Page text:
The clouds were dark, the air was warm. After days of rain we decided to go for a walk to see if the streams that flow from the hills through the outskirts of our little village were swollen and nasty.
The streams were fine. We saw no fish frolicking trout-like in the shadows, however.
On the way home, the light and rhythmic crunch of gravel that accompanied us was joined by the clattering hum of a jeep.
The jeep stopped. We walked on a bit, thinking nobody stops for foreigners, then looked over.
“Would you like some eggs?” the driver asked.
“Si, si!” replied Martha, who is a connoisseur of unborn chickens still in the shell.
(I have switched the languages, of course, just for fun.)
The driver leaned out of his jeep and started laying egg after egg into Martha’s palms. He almost stopped at 4, but then remembered that his regalo had to be in odd numbers, so he gently laid the fifth egg in her hand.
“The chickens, you know, never stop laying. But nobody buys the eggs, so the price got so cheap I’d rather give them as a gift.” he said with a smile which would have brightened Broadway.
So we thanked him profusely and began walking up the hill toward our humble abode. On the way we said “buona sera” to our neighbor, the one with the yapping little dog. She asked to see the eggs. She noticed they were local.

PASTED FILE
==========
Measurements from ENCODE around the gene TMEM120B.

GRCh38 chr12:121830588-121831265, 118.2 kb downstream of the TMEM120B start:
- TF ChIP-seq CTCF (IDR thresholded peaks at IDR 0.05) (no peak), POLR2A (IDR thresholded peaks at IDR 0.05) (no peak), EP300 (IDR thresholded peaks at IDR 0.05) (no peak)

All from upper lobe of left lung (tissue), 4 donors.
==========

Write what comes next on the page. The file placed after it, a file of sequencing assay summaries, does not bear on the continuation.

“Where did you get them?” she inquired.
We were rather startled by the question. We didn’t steal them, dammit. But then again, we didn’t know the man who gave them to us either.
We yammered a bit while trying to think of the right Italian words and eventually told her some guy just up and gave them to us. I added, “nobody buys them, he said, so he gifted them to us.”
She rolled her eyes. “Of course, we all have our own chickens.”
And that’s why I live here. Free eggs. And they’re not poison either, like they are in the states. And they taste like they’re supposed to taste.
Oh, and neighbors who quiz you. Just to keep you on your toes.